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Model confidence sets for forecasting models

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Author Info

  • Peter Reinhard Hansen
  • Asger Lunde
  • James M. Nason

Abstract

The paper introduces the model confidence set (MCS) and applies it to the selection of forecasting models. An MCS is a set of models that is constructed so that it will contain the “best” forecasting model, given a level of confidence. Thus, an MCS is analogous to a confidence interval for a parameter. The MCS acknowledges the limitations of the data so that uninformative data yield an MCS with many models, whereas informative data yield an MCS with only a few models. We revisit the empirical application in Stock and Watson (1999) and apply the MCS procedure to their set of inflation forecasts. In the first pre-1984 subsample we obtain an MCS that contains only a few models, notably versions of the Solow-Gordon Phillips curve. On the other hand, the second post-1984 subsample contains little information and results in a large MCS. Yet, the random walk forecast is not contained in the MCS for either of the samples. This outcome shows that the random walk forecast is inferior to inflation forecasts based on Phillips curve-like relationships.

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Bibliographic Info

Paper provided by Federal Reserve Bank of Atlanta in its series Working Paper with number 2005-07.

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Date of creation: 2005
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Handle: RePEc:fip:fedawp:2005-07

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References

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  1. Andrew Atkeson & Lee E. Ohanian., 2001. "Are Phillips curves useful for forecasting inflation?," Quarterly Review, Federal Reserve Bank of Minneapolis, issue Win, pages 2-11.
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Citations

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Cited by:
  1. Romano, Joseph P. & Shaikh, Azeem M. & Wolf, Michael, 2008. "Formalized Data Snooping Based On Generalized Error Rates," Econometric Theory, Cambridge University Press, vol. 24(02), pages 404-447, April.
  2. Patton, Andrew J. & Sheppard, Kevin, 2009. "Optimal combinations of realised volatility estimators," International Journal of Forecasting, Elsevier, vol. 25(2), pages 218-238.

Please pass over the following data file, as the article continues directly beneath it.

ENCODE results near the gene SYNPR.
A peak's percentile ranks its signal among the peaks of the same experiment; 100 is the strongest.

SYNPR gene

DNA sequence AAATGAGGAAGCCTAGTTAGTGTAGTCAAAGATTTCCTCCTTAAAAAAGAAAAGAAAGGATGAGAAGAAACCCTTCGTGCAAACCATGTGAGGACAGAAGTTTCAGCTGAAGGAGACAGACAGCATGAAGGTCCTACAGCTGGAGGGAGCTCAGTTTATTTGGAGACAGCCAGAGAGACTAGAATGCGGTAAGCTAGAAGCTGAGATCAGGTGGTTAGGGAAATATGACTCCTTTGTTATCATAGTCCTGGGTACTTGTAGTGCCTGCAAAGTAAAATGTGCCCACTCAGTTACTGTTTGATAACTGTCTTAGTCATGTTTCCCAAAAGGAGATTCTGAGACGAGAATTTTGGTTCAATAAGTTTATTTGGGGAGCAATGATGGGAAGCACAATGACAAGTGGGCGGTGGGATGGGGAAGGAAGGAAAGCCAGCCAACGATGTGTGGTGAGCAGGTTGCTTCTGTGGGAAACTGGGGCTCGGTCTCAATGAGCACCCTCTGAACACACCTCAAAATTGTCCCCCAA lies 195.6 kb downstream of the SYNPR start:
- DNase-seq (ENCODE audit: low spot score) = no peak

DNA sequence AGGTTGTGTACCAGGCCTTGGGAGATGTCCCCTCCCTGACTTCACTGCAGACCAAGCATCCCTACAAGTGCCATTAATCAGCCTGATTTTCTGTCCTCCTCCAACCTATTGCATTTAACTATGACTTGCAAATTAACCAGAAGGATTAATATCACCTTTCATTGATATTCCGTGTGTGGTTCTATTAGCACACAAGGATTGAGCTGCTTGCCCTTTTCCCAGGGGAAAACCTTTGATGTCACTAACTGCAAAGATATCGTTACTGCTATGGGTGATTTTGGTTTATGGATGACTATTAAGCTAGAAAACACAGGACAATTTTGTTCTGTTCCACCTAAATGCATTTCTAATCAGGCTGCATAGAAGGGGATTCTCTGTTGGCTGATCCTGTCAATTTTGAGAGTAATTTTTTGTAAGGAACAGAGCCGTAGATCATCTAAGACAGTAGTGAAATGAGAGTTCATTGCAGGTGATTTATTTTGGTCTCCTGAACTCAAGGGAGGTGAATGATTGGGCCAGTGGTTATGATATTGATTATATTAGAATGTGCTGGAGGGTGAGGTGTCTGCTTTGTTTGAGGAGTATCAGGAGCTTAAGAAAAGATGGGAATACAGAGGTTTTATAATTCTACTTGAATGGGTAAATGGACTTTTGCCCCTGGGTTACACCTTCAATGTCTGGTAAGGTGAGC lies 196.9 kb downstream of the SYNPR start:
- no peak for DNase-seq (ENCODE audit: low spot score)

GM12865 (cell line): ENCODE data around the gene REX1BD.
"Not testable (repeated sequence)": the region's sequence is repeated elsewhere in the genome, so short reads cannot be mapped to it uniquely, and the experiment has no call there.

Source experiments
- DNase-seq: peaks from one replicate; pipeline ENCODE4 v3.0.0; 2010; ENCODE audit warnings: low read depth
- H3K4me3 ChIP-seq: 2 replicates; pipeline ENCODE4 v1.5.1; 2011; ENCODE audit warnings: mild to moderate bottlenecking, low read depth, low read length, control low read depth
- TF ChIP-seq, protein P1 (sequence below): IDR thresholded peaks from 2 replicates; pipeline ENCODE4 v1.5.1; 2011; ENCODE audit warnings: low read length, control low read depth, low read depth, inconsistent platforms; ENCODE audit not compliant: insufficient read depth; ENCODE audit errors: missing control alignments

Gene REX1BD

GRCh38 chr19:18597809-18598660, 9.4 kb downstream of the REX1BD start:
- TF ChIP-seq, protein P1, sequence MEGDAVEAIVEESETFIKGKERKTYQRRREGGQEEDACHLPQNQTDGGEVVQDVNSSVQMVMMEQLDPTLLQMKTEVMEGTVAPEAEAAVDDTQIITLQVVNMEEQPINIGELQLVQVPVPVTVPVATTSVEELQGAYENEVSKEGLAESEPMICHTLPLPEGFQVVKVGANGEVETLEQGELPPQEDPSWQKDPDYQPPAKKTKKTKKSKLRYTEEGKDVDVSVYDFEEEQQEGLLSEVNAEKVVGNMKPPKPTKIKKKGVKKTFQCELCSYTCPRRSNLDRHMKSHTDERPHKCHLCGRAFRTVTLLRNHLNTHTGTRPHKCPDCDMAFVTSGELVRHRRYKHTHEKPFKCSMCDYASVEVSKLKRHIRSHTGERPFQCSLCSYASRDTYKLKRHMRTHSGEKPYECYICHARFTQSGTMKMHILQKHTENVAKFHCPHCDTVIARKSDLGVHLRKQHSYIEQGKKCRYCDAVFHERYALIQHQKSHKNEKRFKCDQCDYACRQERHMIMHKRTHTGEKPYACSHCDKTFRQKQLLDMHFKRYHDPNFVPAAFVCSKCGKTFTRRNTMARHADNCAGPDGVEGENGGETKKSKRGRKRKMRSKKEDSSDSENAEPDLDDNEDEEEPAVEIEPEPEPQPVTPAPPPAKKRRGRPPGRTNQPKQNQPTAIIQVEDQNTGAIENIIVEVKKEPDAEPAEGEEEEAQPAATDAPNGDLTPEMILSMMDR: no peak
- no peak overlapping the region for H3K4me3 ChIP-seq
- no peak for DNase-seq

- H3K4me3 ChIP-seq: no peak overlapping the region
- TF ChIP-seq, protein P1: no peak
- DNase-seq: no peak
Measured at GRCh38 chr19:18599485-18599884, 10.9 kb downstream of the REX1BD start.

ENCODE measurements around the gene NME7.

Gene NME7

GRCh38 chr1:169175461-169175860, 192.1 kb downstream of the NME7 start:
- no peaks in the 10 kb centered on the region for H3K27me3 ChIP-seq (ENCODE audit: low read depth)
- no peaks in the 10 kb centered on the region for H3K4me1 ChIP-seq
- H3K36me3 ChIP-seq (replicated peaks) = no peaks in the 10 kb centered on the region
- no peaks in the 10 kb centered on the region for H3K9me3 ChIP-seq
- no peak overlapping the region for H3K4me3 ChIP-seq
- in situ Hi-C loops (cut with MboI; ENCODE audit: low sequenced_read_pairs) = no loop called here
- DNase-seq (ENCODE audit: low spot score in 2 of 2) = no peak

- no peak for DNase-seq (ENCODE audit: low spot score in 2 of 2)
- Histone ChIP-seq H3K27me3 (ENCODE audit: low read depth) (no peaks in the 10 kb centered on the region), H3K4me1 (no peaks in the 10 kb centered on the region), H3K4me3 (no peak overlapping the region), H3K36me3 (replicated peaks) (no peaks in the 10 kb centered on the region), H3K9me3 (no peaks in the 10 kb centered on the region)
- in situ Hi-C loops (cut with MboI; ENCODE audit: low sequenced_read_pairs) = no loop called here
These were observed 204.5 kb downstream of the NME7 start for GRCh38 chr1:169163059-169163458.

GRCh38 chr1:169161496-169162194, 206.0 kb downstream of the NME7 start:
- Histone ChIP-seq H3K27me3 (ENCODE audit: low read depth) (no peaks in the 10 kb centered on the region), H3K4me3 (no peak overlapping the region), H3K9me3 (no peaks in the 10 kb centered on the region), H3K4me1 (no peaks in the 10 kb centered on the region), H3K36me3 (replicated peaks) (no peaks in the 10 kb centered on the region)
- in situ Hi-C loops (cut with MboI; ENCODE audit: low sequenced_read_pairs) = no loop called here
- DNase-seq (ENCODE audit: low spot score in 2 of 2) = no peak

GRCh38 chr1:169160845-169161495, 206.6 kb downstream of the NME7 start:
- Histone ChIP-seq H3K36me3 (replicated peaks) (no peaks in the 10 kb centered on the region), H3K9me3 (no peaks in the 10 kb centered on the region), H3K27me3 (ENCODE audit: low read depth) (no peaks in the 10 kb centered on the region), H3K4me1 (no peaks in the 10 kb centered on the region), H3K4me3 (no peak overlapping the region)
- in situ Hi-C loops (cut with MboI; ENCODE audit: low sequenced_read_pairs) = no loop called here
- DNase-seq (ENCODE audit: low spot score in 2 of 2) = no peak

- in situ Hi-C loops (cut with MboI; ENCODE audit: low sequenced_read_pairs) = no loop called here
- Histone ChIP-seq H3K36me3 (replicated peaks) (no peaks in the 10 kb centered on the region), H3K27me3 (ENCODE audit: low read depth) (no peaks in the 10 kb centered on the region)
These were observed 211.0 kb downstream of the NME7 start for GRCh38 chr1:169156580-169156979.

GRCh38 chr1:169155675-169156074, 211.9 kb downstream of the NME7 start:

3. McAleer, Michael & Jimenez-Martin, Juan-Angel & Perez-Amaral, Teodosio, 2013. "GFC-robust risk management strategies under the Basel Accord," International Review of Economics & Finance, Elsevier, vol. 27(C), pages 97-111.
  4. Massimiliano Caporin & Michael McAleer, 2010. "Ranking Multivariate GARCH Models by Problem Dimension," Working Papers in Economics 10/34, University of Canterbury, Department of Economics and Finance.
  5. Bhardwaj, Geetesh & Swanson, Norman R., 2006. "An empirical investigation of the usefulness of ARFIMA models for predicting macroeconomic and financial time series," Journal of Econometrics, Elsevier, vol. 131(1-2), pages 539-578.
  6. Peter Hansen & Asger Lunde & James M. Nason, 2003. "Choosing the Best Volatility Models:The Model Confidence Set Approach," Working Papers 2003-05, Brown University, Department of Economics.
  7. Christian Dreger & Konstantin A. Kholodilin, 2010. "Forecasting Private Consumption by Consumer Surveys," Discussion Papers of DIW Berlin 1066, DIW Berlin, German Institute for Economic Research.
  8. James M. Nason & Gregor W. Smith, 2005. "Identifying the New Keynesian Phillips curve," Working Paper 2005-01, Federal Reserve Bank of Atlanta.
  9. Hansen, Peter Reinhard & Lunde, Asger, 2006. "Consistent ranking of volatility models," Journal of Econometrics, Elsevier, vol. 131(1-2), pages 97-121.
  10. Jörg Döpke & Ulrich Fritsche, 2006. "Growth and inflation forecasts for Germany a panel-based assessment of accuracy and efficiency," Empirical Economics, Springer, vol. 31(3), pages 777-798, September.

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